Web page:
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Novel approach
July/August 2018


Detail of “Theagenes receiving the palm of honour from Chariclea”, 1626, by the Dutch artist Abraham Bloemaert



In one of the most profound reflections on what readers really read,  “Bookshop Memories”, George Orwell pointed out, from his experience behind the counter in the 1920s, that you could always sell Dickens or Shakespeare, but they weren’t what people wanted to read. What they relished was romance and detective fiction.

Time Whitmarsh’s Dirty Love: The Genealogy of the Ancient Greek Novel is indeed an examination of the earliest extant texts (those that have a claim to be considered as novels). They date from around the time of Christ onwards. But Whitmarsh goes much further, reflecting on the novel as a genre and Greek culture as a whole.

The  five Ancient Greek romances that have made it down to us in their entirety are an enigma. We don’t know who wrote them, or why, or the audience they were aimed at. We know Flaubert and Joyce took the novel seriously because they very kindly told us so. At first sight the ancient novels have a distinct pulp feel. Boy meets girl. Boy loses girl to pirates. Boy gets girl back after various shipwrecks, fake deaths, courtroom drama and other standard elements of soap opera.

The novels have been dismissed as proto chick-lit, but that similarity aside, they were obviously written by highly literate authors who throw in the odd allusion to make it clear they are. Some of the novels have also been hailed as mystical texts, like Bunyan’s Pilgrim’s Progress.

Whitmarsh is keen to underline that his work is not about “the tired Eurocentric tropes of Greek genius and bequest”. His interest in the novels is precisely because their action is “at the junctures between different cultures.” Whitmarsh’s contention is that the “genealogy of the ancient Greek novel is seriously impure: contaminated, cross-bred, bastardised”.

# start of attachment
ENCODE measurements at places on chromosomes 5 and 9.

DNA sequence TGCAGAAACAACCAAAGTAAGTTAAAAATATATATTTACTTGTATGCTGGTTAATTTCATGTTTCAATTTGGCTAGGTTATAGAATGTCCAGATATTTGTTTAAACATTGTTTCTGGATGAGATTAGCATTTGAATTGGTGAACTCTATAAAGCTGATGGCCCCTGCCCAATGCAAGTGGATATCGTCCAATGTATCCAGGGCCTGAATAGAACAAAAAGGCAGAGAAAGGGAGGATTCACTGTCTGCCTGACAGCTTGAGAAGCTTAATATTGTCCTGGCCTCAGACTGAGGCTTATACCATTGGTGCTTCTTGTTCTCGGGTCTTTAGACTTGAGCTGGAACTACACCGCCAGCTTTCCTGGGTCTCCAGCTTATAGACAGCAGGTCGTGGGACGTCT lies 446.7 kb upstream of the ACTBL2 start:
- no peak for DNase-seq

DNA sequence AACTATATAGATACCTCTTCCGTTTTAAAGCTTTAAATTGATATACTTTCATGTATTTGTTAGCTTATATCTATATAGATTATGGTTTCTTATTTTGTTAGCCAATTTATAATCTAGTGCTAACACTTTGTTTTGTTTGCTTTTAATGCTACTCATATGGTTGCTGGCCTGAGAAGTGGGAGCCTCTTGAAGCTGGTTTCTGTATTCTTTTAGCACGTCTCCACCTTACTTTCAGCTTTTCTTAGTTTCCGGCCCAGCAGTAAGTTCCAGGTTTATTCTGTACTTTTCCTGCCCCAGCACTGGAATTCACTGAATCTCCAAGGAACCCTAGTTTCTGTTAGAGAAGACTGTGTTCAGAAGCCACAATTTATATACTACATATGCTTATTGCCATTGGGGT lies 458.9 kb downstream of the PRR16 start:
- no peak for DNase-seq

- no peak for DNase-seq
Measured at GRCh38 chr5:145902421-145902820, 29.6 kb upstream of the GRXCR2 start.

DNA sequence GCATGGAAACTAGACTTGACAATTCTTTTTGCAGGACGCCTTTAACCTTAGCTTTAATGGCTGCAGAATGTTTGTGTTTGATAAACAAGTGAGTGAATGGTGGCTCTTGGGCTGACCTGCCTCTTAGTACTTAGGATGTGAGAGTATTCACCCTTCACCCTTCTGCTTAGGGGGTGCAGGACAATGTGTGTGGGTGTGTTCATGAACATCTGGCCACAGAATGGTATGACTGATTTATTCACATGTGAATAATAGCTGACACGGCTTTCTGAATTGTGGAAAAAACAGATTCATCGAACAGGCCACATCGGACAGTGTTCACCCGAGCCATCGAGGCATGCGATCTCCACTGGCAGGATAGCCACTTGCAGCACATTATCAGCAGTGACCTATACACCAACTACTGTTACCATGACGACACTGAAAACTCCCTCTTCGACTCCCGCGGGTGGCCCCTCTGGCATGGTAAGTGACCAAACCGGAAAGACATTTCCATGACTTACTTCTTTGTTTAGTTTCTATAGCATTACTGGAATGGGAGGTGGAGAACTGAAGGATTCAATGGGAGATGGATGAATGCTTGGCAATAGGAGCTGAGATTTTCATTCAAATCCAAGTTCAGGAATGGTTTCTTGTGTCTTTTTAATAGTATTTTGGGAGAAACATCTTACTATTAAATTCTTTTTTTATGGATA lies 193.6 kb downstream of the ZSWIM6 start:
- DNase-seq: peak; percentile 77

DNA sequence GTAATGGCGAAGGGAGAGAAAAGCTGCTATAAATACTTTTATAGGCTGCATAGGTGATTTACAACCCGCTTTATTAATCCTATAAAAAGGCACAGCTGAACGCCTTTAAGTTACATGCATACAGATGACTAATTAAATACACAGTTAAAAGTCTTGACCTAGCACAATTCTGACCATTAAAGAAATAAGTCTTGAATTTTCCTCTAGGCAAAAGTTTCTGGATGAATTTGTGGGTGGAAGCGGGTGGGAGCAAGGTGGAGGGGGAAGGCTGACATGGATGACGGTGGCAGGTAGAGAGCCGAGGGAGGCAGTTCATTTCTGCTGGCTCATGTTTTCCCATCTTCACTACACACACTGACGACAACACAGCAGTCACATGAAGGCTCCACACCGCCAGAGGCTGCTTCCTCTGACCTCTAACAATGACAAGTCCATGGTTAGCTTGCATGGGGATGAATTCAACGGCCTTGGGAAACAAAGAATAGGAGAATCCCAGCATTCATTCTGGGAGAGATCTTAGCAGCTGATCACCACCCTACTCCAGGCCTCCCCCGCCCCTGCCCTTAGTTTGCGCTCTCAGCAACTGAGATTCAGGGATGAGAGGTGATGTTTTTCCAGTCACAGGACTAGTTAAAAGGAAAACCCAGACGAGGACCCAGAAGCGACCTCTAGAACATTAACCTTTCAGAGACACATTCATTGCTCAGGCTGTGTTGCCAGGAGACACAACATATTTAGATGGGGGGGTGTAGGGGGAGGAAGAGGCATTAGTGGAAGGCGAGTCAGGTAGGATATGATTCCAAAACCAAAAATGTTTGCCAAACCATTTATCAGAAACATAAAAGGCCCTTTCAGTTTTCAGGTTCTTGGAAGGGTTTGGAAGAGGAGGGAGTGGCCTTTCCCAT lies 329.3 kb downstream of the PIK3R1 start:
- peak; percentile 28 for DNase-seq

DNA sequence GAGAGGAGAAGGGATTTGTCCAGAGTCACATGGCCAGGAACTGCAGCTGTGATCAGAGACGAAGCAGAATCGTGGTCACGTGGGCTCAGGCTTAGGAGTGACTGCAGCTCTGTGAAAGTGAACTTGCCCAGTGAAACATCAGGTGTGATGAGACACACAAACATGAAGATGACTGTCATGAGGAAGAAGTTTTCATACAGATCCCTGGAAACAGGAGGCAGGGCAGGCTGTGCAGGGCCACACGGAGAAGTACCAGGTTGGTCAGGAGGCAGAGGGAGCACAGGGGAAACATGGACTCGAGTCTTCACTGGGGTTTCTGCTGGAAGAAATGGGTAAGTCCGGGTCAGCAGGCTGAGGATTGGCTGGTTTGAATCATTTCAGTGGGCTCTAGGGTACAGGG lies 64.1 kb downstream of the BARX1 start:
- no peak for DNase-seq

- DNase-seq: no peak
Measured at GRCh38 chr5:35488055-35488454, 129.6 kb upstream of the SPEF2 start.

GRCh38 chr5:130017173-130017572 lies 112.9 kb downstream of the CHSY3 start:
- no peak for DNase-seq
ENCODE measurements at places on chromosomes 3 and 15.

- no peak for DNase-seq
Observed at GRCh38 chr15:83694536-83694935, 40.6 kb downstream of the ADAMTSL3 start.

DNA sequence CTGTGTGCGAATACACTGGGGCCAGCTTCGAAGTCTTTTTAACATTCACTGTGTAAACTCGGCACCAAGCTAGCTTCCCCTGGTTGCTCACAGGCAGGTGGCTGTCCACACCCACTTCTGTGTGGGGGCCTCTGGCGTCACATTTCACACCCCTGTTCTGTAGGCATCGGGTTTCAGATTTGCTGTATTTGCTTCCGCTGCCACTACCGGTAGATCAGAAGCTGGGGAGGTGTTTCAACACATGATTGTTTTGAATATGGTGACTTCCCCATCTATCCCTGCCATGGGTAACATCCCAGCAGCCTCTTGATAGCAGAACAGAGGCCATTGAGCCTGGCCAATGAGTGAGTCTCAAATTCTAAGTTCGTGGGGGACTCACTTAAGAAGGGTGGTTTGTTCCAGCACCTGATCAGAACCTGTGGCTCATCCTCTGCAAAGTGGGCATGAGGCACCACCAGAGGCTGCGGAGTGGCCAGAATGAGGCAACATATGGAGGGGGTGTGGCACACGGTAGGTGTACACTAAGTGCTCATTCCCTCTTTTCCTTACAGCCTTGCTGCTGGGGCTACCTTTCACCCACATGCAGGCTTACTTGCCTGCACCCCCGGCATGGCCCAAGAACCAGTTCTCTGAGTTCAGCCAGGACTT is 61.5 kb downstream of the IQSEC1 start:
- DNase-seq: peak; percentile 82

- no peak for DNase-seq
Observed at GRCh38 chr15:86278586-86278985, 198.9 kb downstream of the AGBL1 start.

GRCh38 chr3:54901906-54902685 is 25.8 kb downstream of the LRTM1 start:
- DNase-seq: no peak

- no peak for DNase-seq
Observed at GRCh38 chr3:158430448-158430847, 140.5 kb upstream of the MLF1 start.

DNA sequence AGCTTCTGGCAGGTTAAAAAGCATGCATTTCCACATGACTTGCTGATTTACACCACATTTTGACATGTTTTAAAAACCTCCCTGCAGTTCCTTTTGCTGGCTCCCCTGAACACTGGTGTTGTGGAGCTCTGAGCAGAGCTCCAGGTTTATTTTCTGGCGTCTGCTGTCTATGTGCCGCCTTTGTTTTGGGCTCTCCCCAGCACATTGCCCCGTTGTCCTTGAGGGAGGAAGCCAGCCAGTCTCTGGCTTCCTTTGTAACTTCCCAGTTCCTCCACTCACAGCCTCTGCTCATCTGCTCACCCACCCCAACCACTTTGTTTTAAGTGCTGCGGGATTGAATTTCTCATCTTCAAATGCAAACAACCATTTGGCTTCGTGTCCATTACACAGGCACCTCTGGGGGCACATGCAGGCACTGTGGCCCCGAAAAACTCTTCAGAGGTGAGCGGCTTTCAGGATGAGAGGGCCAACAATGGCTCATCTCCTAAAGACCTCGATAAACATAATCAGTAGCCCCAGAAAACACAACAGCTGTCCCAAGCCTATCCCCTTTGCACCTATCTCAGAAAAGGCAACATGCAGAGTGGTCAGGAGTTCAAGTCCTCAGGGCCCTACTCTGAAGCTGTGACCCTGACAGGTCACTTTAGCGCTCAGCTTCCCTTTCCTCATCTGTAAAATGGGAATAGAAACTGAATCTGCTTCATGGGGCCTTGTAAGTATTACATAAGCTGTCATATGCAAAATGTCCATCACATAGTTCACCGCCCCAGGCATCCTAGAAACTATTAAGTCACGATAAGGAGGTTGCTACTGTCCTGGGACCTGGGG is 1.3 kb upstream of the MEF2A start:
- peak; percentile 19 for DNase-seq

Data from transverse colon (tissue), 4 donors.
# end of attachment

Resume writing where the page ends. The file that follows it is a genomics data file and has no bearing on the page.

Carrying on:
In a way that might be a good working definition of a novel: that it is the omnivorous beast, the ultimate predator that can feed on any aspect of human experience or activity. The novel can be epic, comic, philosophical, dramatic or poetic. Beat that. One of the earliest novels in English, Thomas Nashe’s The Unfortunate Traveller (1594), is a messy affair because you can sense that Nashe is almost bewildered by the freedom the form has given him, that he can go anywhere and say almost anything (within the licence of Elizabethan England).

It should be emphasised that Whitmarsh’s work strays far from his title. It turns into an extremely ambitious reflection on the intellectual history of the West, although Whitmarsh is trying to pull away from that. Have you ever thought about Ctesias? I know I haven’t, but there is a wonderful chapter on Ctesias the Cnidian and the romance of Zarinaea and Stryangaeus. Ctesias was a Greek man of learning who worked for the Persians and his work illustrates how history has always been riddled with story-telling and that historians have always spent much of their time trashing other historians.
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